|Boiling Point No. 33 - May 1994 Number 33 (ITDG - ITDG, 1994, 36 p.)|
by Jo Monk (social scientist), and Sunil Margret (programme assistant), Integrated Development Association, 12, Hantana Place, Kandy, Sri Lanka.
Awareness programme for Anagi two-pot ceramic woodstoves
An awareness programme was set up in 1991 as part of IDEA's commercialization approach to meet its five distribution targets for 1991 set up with ITDG. To support a mass media campaign, IDEA decided to survey the requirements of Sri Lankan purchasers and retailers.
In September 1993, an independent market research team reported that there were similar levels of awareness of the Anagi II in rural and urban areas of Sri Lanka. The researchers found that the urban lower-income groups (earning less than Rs1000 per month) were purchasing the stoves, but that the middle income groups (earning Rs1000 to 2500 per month) were more aware of the Anagi, particularly in the rural areas.
These findings were collected in a report, which proposed a more participatory promotion programme directed at potential purchasers. This should give a better understanding of the advantages of the Anagi, and provide an opportunity to join in practical installation sessions. An interest in the possible economic savings to be made did not figure very highly in the findings. The promotion programme was felt to be important and helpful in highlighting fuel and time savings and health benefits, which would improve the quality of life of Anagi users. It also facilitated good relationships between extension workers and users, and a better understanding of women's needs, and of health and environment matters. The report recommended extra group training sessions, with more attention to individual needs, and emphasized the value of participatory and innovative methods of presentation.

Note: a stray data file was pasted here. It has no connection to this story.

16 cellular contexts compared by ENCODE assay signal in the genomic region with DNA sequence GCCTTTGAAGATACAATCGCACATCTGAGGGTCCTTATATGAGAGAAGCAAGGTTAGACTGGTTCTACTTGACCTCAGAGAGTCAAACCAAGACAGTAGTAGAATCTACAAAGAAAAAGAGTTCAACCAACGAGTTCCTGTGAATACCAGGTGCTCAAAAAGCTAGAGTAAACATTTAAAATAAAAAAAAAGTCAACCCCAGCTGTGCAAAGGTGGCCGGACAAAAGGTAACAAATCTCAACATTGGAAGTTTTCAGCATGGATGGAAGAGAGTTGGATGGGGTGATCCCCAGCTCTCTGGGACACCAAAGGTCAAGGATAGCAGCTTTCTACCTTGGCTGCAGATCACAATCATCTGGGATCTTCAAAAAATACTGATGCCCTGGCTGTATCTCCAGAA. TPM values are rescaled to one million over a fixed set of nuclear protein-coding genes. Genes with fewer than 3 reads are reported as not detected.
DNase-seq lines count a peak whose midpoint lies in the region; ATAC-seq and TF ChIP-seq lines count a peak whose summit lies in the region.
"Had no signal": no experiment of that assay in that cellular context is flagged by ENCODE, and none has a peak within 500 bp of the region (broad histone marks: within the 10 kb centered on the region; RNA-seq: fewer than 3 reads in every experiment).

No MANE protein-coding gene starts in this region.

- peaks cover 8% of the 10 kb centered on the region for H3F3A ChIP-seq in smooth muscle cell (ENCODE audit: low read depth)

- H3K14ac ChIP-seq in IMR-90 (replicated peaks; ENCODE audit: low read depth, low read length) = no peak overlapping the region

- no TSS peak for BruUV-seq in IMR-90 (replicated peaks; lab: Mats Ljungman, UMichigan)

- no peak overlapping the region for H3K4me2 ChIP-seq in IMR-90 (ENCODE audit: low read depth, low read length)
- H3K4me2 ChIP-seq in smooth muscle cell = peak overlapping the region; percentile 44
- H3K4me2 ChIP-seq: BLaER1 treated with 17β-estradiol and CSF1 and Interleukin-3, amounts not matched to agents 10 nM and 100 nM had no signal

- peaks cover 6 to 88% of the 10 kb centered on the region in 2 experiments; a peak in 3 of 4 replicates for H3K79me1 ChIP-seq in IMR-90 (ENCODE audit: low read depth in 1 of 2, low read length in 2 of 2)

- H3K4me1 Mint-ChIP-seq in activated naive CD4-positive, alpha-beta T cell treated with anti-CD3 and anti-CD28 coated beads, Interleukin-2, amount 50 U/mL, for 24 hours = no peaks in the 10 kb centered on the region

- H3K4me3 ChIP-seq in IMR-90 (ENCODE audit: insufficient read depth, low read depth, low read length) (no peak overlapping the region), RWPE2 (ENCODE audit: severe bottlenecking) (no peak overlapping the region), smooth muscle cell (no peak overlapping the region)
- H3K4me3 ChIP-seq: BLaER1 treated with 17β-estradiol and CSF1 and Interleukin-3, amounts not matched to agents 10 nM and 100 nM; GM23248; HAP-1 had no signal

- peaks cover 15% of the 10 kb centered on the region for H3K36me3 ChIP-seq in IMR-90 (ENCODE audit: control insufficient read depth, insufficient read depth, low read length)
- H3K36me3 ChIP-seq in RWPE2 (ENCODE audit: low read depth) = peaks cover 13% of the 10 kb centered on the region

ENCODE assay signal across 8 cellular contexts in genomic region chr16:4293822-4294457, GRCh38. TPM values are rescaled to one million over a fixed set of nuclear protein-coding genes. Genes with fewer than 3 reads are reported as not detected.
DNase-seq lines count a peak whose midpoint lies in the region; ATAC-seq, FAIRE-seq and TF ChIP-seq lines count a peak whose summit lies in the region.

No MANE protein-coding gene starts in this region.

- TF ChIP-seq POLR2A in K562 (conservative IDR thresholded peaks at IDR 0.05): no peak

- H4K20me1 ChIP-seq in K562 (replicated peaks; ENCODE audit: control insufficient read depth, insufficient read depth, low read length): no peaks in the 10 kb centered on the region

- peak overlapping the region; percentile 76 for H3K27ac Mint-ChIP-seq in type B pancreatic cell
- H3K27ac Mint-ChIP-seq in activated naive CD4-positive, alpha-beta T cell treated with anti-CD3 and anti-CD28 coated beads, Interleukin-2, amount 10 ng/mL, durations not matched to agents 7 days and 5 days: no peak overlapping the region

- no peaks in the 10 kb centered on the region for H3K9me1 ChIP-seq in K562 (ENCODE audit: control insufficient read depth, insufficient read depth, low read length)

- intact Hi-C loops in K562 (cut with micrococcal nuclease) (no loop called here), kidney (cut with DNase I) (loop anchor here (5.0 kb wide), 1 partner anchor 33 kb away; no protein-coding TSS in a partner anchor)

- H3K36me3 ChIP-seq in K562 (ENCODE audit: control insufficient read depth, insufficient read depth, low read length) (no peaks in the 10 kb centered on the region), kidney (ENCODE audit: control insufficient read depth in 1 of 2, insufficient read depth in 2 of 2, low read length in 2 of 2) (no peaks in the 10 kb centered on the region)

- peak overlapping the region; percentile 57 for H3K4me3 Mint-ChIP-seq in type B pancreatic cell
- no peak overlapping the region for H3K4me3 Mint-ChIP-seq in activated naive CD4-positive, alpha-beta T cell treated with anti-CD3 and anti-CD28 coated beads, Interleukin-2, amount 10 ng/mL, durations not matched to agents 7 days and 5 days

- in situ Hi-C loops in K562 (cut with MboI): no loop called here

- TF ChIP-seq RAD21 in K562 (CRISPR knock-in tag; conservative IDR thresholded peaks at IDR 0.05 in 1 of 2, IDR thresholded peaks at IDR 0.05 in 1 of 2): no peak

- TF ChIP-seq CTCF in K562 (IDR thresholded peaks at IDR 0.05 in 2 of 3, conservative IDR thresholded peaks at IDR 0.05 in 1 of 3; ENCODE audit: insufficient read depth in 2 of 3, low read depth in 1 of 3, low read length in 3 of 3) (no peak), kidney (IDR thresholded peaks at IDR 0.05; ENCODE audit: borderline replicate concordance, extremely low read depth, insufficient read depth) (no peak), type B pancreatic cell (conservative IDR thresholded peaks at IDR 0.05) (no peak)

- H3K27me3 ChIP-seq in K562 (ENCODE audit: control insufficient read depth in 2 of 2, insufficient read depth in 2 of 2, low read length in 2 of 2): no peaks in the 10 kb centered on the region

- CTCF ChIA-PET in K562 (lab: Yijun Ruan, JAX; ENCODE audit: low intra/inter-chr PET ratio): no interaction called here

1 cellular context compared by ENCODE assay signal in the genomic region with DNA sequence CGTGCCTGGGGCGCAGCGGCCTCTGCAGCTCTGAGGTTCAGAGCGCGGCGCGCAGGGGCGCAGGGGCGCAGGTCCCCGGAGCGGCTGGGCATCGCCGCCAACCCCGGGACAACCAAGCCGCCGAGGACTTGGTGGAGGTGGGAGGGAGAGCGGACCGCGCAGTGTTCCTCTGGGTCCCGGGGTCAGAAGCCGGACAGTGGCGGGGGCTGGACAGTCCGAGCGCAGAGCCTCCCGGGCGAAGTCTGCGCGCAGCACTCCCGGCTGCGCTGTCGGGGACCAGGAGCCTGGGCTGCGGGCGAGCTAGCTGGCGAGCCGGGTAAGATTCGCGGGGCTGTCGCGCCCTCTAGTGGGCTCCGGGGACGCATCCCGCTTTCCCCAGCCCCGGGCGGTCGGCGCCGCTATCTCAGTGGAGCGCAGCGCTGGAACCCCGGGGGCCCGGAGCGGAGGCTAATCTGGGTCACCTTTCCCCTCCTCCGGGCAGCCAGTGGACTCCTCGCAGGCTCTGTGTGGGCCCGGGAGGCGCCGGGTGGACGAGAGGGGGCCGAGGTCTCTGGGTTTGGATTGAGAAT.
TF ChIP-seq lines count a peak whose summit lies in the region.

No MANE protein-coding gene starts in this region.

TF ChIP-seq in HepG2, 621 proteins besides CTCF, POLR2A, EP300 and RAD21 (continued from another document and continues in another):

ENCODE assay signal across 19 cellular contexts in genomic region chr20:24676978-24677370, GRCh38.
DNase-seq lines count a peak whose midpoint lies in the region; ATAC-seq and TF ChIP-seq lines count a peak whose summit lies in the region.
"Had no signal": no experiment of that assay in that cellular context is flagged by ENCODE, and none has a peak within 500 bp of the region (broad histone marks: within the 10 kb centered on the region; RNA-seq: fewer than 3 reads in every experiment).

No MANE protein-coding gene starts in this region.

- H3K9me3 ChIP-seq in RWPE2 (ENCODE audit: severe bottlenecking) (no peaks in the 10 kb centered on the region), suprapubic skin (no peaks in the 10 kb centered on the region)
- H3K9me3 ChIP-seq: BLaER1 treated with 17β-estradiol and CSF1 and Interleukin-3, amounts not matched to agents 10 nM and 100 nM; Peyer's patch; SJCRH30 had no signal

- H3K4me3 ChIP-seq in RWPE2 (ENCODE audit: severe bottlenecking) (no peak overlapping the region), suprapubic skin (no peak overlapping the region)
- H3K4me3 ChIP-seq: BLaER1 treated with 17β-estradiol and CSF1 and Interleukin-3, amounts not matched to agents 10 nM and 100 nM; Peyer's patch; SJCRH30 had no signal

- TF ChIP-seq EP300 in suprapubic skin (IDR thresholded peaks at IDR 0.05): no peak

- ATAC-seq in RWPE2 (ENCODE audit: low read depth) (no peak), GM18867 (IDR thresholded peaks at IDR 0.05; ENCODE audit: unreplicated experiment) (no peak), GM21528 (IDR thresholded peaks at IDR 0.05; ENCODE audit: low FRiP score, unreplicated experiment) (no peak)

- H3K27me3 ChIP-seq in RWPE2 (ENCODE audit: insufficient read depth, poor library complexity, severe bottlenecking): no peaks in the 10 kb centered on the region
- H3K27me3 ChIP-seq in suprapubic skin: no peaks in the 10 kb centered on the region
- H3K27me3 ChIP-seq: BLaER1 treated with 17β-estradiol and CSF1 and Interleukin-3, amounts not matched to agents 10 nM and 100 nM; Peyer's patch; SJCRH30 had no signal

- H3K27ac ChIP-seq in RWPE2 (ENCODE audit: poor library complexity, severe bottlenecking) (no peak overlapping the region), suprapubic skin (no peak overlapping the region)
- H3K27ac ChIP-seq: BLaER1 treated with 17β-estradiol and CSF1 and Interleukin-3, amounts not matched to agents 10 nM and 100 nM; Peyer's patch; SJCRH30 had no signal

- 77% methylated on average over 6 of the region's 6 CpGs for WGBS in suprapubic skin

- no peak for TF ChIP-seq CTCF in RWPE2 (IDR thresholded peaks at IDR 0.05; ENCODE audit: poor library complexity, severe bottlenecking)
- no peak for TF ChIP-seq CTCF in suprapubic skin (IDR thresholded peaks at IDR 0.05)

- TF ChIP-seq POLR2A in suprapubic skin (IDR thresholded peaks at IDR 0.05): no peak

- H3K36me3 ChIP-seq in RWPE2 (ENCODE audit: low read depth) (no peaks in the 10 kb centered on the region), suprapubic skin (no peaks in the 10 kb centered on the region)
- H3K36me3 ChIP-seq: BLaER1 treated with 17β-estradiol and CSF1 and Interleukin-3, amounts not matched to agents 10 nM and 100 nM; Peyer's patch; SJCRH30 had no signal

The one-pot stove market
The commercialization of the dissemination of the Anagi II revealed a demand for a single-pot stove. IDEA surveyed retailers in the Kandy District who confirmed that there was a significant demand. Well over fifty per cent of sales were of single-pot stoves, but it was felt necessary to consult users for more qualitative information about the preferred design.
Random sampling and some structured interviews in Kandy District showed a demand from typical, small, Muslim families with small/temporary kitchens, and a wide range of incomes. Eighty per cent used other stoves in addition to their one-pot stove, for example, three stones, two-pot stoves, sawdust stoves, gas, kerosene, and electric stoves. The one-pot stove was generally believed to consume less firewood, but experience often did not support this. It was also liable to break, was smoky, and restricted the sizes of cooking pots that could be used. Eighty per cent of users were found to have installed their single pot stove at waist level.
IDEA should go ahead with the design of an efficient one-pot stove which will meet the various requirements identified in the market research report.